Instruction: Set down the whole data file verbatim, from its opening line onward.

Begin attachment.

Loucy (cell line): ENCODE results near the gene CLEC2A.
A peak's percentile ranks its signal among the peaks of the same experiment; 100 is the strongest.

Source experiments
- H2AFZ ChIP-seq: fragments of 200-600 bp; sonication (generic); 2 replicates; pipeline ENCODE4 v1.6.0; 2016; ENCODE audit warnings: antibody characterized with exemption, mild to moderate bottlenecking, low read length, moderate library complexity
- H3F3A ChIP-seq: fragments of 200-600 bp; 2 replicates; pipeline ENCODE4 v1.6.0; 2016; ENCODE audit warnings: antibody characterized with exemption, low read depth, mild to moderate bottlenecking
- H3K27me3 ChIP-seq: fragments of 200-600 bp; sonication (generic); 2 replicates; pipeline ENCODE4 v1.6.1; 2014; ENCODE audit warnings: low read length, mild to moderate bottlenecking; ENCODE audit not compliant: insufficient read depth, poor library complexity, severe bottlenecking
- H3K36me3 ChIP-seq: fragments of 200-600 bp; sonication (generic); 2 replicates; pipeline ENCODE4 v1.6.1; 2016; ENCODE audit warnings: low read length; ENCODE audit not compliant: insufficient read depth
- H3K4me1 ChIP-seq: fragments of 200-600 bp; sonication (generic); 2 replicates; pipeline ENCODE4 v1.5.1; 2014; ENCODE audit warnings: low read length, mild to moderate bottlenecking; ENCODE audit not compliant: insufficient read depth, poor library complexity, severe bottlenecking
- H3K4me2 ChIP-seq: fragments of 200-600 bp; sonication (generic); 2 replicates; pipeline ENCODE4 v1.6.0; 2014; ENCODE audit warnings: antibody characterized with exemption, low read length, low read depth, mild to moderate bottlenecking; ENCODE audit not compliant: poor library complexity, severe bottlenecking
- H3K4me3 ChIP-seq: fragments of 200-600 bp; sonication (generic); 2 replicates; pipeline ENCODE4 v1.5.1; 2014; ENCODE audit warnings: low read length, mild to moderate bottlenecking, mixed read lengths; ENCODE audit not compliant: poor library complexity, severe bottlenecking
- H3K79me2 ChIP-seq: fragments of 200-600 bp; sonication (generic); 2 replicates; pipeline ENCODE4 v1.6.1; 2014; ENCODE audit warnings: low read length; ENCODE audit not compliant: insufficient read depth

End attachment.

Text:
Loucy (cell line): ENCODE results near the gene CLEC2A.
A peak's percentile ranks its signal among the peaks of the same experiment; 100 is the strongest.

Source experiments
- H2AFZ ChIP-seq: fragments of 200-600 bp; sonication (generic); 2 replicates; pipeline ENCODE4 v1.6.0; 2016; ENCODE audit warnings: antibody characterized with exemption, mild to moderate bottlenecking, low read length, moderate library complexity
- H3F3A ChIP-seq: fragments of 200-600 bp; 2 replicates; pipeline ENCODE4 v1.6.0; 2016; ENCODE audit warnings: antibody characterized with exemption, low read depth, mild to moderate bottlenecking
- H3K27me3 ChIP-seq: fragments of 200-600 bp; sonication (generic); 2 replicates; pipeline ENCODE4 v1.6.1; 2014; ENCODE audit warnings: low read length, mild to moderate bottlenecking; ENCODE audit not compliant: insufficient read depth, poor library complexity, severe bottlenecking
- H3K36me3 ChIP-seq: fragments of 200-600 bp; sonication (generic); 2 replicates; pipeline ENCODE4 v1.6.1; 2016; ENCODE audit warnings: low read length; ENCODE audit not compliant: insufficient read depth
- H3K4me1 ChIP-seq: fragments of 200-600 bp; sonication (generic); 2 replicates; pipeline ENCODE4 v1.5.1; 2014; ENCODE audit warnings: low read length, mild to moderate bottlenecking; ENCODE audit not compliant: insufficient read depth, poor library complexity, severe bottlenecking
- H3K4me2 ChIP-seq: fragments of 200-600 bp; sonication (generic); 2 replicates; pipeline ENCODE4 v1.6.0; 2014; ENCODE audit warnings: antibody characterized with exemption, low read length, low read depth, mild to moderate bottlenecking; ENCODE audit not compliant: poor library complexity, severe bottlenecking
- H3K4me3 ChIP-seq: fragments of 200-600 bp; sonication (generic); 2 replicates; pipeline ENCODE4 v1.5.1; 2014; ENCODE audit warnings: low read length, mild to moderate bottlenecking, mixed read lengths; ENCODE audit not compliant: poor library complexity, severe bottlenecking
- H3K79me2 ChIP-seq: fragments of 200-600 bp; sonication (generic); 2 replicates; pipeline ENCODE4 v1.6.1; 2014; ENCODE audit warnings: low read length; ENCODE audit not compliant: insufficient read depth